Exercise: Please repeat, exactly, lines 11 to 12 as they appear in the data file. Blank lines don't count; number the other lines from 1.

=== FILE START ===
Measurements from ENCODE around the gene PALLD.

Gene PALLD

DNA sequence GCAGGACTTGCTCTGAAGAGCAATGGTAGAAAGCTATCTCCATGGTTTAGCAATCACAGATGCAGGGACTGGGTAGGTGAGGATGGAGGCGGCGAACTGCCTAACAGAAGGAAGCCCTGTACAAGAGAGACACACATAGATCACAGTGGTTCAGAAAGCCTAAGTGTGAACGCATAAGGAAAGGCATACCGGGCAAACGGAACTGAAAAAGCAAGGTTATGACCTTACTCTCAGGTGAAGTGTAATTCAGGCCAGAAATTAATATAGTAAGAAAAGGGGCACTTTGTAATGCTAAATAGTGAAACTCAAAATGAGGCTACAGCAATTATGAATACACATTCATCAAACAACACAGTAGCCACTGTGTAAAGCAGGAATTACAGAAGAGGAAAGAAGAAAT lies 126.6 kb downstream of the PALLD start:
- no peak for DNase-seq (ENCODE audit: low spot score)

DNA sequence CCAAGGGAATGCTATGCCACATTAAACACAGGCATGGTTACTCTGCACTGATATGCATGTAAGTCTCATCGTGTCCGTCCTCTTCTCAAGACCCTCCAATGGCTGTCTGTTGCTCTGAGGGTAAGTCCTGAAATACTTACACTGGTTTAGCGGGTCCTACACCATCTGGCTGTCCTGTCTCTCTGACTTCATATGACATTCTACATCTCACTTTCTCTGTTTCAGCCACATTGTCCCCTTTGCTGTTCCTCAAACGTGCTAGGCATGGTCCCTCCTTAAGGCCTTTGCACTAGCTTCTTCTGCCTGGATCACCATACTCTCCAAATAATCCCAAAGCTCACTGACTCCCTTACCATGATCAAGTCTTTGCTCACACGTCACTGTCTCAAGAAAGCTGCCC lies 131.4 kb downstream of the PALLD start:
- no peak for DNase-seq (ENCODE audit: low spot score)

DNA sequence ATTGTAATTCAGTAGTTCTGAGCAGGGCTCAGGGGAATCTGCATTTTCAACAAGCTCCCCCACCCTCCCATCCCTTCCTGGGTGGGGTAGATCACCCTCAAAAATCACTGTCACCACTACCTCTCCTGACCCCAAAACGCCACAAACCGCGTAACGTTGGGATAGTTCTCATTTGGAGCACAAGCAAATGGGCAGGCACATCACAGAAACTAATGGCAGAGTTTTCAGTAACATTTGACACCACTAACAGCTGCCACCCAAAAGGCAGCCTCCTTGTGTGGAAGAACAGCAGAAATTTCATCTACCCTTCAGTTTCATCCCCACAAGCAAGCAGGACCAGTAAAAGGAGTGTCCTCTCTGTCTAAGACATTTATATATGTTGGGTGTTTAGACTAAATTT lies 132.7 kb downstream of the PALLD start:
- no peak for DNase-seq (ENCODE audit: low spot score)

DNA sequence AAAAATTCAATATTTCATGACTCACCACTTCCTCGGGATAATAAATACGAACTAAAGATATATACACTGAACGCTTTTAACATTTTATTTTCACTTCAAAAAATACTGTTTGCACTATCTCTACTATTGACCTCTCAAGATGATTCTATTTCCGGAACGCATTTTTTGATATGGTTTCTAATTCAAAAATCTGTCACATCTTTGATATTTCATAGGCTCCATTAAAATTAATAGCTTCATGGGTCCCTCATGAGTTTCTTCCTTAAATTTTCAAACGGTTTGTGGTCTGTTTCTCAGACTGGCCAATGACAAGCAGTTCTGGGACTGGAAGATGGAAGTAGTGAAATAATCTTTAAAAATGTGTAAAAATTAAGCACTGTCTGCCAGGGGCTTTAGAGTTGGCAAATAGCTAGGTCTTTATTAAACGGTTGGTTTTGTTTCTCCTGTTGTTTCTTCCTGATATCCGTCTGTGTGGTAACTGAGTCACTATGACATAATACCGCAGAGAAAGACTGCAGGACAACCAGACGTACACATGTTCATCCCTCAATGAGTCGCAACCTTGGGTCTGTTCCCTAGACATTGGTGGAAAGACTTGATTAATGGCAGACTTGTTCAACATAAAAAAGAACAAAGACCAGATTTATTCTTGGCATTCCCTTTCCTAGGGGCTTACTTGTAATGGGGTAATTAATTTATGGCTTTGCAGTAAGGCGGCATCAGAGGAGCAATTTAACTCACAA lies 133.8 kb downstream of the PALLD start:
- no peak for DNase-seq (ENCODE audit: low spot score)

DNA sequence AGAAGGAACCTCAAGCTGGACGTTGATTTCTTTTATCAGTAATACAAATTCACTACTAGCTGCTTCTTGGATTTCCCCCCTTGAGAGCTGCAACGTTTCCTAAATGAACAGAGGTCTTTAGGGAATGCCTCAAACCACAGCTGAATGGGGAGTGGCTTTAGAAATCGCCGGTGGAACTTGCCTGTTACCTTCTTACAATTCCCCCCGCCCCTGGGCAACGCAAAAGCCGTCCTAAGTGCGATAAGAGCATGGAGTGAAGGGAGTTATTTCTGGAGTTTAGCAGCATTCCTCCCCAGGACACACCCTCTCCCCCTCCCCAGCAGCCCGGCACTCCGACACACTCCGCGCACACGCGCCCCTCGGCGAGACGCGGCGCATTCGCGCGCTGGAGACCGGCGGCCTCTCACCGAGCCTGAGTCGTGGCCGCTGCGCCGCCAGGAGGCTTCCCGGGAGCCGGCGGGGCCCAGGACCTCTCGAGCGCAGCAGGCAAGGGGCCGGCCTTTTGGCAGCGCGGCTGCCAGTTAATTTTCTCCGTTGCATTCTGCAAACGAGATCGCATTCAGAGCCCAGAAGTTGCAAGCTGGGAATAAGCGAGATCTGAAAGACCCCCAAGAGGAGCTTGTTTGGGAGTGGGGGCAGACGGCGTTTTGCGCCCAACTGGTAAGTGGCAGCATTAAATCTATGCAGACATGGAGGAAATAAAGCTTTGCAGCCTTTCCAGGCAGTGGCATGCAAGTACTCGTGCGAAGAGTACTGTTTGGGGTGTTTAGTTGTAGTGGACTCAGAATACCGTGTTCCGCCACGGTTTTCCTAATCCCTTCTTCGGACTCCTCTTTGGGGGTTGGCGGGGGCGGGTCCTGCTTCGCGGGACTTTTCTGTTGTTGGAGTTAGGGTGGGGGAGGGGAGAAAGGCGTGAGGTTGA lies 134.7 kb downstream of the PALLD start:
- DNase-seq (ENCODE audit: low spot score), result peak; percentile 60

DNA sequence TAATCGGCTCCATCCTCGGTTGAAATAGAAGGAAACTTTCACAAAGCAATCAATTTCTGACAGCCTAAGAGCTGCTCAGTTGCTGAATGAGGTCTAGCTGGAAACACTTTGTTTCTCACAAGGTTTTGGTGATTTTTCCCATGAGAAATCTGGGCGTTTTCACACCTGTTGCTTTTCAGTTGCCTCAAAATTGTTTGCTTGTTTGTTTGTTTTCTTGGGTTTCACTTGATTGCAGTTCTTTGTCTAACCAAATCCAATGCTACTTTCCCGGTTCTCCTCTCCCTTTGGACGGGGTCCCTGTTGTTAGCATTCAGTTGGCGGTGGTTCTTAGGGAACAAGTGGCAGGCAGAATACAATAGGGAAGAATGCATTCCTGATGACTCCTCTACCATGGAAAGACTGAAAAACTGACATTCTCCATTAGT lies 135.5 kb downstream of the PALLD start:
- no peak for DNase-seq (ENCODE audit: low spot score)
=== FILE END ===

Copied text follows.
DNA sequence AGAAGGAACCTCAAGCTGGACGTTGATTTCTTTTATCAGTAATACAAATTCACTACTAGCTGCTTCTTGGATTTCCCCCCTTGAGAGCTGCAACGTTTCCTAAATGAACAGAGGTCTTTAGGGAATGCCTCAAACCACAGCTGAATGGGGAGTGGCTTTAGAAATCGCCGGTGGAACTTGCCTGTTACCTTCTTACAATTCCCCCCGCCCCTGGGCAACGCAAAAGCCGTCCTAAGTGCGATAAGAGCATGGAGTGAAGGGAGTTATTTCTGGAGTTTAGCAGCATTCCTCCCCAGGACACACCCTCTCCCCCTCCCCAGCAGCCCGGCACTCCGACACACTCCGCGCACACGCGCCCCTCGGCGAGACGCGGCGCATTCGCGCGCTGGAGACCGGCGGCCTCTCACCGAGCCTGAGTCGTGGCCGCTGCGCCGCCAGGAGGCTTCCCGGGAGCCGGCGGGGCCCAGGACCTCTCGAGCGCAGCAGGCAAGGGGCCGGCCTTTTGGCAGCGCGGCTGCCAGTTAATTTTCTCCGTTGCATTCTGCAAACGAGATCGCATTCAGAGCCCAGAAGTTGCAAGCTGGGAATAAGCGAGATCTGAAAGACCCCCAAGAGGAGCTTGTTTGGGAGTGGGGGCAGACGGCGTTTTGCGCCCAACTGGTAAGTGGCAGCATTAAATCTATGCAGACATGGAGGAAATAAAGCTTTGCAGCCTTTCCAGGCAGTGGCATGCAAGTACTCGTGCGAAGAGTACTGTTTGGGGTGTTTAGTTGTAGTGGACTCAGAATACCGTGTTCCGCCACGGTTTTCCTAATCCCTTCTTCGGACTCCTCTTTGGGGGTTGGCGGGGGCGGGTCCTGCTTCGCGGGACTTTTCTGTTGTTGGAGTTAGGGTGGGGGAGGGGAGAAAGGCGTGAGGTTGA lies 134.7 kb downstream of the PALLD start:
- DNase-seq (ENCODE audit: low spot score), result peak; percentile 60